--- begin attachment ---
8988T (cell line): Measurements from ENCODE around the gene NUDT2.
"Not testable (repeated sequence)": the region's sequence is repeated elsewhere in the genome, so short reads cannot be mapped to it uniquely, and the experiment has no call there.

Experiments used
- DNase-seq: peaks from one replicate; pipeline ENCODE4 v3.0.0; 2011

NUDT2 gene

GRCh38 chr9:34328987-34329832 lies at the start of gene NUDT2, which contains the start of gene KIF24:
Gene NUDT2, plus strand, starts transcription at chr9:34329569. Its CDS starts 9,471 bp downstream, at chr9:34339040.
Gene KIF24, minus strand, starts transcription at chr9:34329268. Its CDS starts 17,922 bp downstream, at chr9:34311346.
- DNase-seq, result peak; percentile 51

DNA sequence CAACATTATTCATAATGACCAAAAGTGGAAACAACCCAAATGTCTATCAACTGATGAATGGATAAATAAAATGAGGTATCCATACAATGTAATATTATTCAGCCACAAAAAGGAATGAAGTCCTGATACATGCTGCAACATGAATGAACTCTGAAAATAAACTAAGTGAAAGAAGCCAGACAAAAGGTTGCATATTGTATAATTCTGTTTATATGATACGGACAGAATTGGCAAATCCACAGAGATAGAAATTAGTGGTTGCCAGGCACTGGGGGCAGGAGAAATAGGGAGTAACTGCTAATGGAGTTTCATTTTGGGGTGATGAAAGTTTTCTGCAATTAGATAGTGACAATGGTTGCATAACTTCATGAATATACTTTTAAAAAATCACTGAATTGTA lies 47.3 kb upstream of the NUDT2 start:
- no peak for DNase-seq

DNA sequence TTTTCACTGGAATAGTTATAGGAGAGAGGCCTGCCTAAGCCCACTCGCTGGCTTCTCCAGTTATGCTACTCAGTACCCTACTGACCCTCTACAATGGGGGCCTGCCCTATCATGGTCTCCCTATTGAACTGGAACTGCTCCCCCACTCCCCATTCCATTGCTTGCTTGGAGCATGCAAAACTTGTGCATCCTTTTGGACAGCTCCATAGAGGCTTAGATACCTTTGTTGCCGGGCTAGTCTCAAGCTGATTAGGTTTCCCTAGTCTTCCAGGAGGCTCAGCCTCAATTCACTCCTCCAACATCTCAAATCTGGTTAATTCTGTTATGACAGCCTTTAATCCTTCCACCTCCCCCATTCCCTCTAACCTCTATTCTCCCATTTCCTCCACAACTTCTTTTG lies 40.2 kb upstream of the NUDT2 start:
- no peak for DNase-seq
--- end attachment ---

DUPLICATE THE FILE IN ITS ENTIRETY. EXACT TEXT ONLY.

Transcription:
8988T (cell line): Measurements from ENCODE around the gene NUDT2.
"Not testable (repeated sequence)": the region's sequence is repeated elsewhere in the genome, so short reads cannot be mapped to it uniquely, and the experiment has no call there.

Experiments used
- DNase-seq: peaks from one replicate; pipeline ENCODE4 v3.0.0; 2011

NUDT2 gene

GRCh38 chr9:34328987-34329832 lies at the start of gene NUDT2, which contains the start of gene KIF24:
Gene NUDT2, plus strand, starts transcription at chr9:34329569. Its CDS starts 9,471 bp downstream, at chr9:34339040.
Gene KIF24, minus strand, starts transcription at chr9:34329268. Its CDS starts 17,922 bp downstream, at chr9:34311346.
- DNase-seq, result peak; percentile 51

DNA sequence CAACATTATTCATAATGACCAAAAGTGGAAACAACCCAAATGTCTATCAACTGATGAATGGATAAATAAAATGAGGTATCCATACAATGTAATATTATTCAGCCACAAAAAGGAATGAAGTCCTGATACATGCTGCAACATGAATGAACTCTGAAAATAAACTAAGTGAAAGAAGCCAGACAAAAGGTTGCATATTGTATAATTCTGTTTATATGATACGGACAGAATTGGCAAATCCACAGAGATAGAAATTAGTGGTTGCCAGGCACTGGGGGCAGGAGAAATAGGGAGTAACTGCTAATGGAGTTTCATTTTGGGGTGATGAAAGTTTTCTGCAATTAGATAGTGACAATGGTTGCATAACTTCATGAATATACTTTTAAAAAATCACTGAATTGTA lies 47.3 kb upstream of the NUDT2 start:
- no peak for DNase-seq

DNA sequence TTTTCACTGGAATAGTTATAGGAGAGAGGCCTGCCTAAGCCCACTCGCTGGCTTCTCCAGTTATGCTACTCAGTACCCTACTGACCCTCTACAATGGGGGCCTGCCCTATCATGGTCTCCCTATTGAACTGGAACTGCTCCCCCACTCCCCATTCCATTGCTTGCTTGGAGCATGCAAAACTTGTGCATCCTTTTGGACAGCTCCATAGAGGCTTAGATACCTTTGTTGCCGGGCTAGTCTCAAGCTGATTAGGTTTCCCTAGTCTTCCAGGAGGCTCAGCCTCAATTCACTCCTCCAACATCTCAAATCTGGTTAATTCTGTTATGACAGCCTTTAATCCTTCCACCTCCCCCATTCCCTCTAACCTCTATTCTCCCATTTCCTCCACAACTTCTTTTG lies 40.2 kb upstream of the NUDT2 start:
- no peak for DNase-seq